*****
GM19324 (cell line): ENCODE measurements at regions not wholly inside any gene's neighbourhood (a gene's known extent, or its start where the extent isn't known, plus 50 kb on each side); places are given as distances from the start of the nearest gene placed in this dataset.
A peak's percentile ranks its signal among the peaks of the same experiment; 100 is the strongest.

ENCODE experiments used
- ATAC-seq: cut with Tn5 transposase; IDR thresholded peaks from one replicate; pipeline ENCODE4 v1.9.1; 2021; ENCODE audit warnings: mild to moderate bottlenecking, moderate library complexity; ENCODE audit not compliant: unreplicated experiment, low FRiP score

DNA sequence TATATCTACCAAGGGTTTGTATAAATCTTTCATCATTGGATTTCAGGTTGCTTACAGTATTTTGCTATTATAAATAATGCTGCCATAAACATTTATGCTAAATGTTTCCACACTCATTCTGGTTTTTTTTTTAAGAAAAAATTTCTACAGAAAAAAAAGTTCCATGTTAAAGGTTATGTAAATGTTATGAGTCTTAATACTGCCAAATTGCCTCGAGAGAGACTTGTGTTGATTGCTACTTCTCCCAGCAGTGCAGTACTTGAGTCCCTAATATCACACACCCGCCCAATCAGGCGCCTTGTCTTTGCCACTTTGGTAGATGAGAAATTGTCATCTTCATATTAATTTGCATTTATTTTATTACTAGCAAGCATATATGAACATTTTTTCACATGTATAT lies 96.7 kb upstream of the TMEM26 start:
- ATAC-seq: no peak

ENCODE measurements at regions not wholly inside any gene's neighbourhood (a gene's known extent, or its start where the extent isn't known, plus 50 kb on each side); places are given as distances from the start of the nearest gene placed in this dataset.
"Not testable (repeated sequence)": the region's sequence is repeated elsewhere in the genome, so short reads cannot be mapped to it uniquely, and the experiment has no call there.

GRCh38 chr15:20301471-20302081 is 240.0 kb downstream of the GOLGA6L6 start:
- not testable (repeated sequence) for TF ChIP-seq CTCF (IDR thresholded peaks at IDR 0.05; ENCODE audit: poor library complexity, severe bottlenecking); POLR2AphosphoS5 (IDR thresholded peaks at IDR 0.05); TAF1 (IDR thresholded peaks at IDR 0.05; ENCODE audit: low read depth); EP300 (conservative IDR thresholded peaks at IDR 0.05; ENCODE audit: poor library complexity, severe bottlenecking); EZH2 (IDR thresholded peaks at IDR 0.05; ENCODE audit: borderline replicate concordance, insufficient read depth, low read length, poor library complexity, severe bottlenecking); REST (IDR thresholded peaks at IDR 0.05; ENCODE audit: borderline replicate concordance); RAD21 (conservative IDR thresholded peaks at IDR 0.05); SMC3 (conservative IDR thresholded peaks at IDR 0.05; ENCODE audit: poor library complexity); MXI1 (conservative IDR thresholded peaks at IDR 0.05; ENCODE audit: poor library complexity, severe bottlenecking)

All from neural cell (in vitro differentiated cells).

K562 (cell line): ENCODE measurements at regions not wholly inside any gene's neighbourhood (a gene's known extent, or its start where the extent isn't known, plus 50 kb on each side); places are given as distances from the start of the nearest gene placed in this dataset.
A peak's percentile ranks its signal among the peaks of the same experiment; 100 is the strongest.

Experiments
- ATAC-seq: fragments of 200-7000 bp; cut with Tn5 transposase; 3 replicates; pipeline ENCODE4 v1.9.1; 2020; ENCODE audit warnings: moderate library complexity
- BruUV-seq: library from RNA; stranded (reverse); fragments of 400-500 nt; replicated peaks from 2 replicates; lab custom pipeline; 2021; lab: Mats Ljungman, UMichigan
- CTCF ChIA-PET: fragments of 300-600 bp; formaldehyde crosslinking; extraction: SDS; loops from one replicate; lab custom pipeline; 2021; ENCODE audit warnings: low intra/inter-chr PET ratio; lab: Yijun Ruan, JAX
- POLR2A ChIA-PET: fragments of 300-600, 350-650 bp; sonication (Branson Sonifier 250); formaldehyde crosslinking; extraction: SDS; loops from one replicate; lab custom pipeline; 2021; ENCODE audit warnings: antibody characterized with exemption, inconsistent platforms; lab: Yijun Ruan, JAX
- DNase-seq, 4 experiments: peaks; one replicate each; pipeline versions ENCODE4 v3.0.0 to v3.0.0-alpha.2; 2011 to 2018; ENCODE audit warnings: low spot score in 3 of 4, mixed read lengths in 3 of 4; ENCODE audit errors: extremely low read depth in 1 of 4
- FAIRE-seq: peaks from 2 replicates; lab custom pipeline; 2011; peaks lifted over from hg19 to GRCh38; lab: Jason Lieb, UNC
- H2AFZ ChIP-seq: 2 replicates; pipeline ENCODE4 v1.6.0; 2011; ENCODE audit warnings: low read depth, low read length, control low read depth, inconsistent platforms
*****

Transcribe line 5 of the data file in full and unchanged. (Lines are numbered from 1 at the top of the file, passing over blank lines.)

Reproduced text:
DNA sequence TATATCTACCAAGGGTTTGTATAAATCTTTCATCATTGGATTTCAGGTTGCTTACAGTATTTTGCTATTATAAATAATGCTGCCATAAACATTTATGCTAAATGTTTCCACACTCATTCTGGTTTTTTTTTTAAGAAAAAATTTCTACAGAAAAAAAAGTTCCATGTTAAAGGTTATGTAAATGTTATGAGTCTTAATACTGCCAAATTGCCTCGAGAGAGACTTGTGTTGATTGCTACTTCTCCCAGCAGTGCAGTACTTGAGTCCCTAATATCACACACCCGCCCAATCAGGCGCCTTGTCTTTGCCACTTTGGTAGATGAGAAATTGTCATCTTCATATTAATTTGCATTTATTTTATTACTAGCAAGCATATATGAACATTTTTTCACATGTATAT lies 96.7 kb upstream of the TMEM26 start: